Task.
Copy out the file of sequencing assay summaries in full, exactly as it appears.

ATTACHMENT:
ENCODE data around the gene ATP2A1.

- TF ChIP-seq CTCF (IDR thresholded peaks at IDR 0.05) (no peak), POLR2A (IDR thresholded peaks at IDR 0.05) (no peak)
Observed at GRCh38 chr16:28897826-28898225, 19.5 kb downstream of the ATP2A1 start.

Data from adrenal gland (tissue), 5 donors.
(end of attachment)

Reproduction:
ENCODE data around the gene ATP2A1.

- TF ChIP-seq CTCF (IDR thresholded peaks at IDR 0.05) (no peak), POLR2A (IDR thresholded peaks at IDR 0.05) (no peak)
Observed at GRCh38 chr16:28897826-28898225, 19.5 kb downstream of the ATP2A1 start.

Data from adrenal gland (tissue), 5 donors.